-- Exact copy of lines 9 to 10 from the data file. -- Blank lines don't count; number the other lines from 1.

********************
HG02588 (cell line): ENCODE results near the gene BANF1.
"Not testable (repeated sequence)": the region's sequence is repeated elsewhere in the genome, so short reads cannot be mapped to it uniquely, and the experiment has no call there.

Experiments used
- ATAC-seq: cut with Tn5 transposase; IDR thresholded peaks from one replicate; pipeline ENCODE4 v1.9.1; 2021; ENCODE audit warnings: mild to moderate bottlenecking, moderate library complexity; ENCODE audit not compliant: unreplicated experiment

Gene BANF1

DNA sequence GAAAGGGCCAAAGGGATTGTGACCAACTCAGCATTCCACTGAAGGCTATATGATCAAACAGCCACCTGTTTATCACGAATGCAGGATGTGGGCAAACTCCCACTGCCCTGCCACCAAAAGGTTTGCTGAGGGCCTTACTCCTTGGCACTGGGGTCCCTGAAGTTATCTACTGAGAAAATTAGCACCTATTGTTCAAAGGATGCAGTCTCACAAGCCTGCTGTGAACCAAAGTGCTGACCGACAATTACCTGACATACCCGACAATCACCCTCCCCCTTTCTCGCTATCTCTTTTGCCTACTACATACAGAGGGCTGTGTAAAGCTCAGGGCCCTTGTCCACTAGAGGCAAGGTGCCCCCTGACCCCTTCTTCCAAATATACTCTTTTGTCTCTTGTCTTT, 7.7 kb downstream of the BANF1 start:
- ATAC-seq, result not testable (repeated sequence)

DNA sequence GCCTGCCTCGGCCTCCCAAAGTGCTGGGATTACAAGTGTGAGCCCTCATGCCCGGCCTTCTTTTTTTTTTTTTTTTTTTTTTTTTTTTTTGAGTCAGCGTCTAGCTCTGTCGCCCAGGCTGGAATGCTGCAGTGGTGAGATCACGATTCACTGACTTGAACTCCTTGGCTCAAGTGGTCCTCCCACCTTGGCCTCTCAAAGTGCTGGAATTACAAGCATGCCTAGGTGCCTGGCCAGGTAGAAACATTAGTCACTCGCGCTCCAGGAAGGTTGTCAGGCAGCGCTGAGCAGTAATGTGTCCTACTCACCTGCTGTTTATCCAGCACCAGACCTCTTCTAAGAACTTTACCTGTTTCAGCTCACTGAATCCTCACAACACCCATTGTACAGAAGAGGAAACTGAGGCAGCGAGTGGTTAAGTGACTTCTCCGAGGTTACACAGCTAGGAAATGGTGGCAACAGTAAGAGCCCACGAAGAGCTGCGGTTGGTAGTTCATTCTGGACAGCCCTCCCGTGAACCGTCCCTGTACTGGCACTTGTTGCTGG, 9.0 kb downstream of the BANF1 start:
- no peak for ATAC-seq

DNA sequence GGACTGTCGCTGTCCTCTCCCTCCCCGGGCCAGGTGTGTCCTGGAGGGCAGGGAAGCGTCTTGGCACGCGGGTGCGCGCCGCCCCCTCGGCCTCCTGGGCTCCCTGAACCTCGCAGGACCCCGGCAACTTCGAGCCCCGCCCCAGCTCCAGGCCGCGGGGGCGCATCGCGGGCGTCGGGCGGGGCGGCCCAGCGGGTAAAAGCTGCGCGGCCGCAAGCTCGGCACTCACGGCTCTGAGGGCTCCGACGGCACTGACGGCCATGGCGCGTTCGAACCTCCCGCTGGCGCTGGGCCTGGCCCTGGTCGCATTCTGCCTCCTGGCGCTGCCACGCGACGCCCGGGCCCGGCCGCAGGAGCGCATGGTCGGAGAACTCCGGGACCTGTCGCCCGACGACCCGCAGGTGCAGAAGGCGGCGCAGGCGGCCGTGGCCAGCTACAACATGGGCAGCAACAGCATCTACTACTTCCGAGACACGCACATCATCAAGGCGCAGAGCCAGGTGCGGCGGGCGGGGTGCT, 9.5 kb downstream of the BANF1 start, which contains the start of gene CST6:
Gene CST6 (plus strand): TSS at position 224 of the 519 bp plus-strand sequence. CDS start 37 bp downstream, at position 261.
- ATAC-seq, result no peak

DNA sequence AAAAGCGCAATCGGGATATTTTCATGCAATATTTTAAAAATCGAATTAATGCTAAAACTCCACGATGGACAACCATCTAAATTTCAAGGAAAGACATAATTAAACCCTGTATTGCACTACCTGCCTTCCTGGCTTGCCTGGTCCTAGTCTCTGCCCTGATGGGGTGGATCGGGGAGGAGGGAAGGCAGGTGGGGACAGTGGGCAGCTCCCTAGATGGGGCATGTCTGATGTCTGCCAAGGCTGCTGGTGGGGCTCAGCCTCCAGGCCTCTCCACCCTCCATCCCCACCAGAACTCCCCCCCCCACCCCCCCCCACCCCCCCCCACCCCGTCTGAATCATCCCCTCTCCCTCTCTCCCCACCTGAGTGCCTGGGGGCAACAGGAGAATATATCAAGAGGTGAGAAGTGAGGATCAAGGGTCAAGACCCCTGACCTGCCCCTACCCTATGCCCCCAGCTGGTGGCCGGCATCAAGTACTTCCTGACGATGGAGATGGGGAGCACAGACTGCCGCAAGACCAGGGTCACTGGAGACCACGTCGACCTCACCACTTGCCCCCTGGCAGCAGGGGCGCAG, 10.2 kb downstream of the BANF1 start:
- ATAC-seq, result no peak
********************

- no peak for ATAC-seq

DNA sequence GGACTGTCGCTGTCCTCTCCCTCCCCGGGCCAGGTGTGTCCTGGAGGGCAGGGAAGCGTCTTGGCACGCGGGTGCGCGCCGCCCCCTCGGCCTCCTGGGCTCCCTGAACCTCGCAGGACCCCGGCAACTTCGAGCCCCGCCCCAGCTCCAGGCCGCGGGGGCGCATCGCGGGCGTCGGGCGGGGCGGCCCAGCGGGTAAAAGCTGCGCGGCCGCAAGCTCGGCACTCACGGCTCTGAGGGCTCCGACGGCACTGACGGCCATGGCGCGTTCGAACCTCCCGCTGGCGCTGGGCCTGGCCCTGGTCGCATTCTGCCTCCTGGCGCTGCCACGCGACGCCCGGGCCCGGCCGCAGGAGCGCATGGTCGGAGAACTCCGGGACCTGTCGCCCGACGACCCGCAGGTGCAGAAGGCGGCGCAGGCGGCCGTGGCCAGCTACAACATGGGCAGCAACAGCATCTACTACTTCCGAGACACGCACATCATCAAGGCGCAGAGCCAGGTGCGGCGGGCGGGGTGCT, 9.5 kb downstream of the BANF1 start, which contains the start of gene CST6: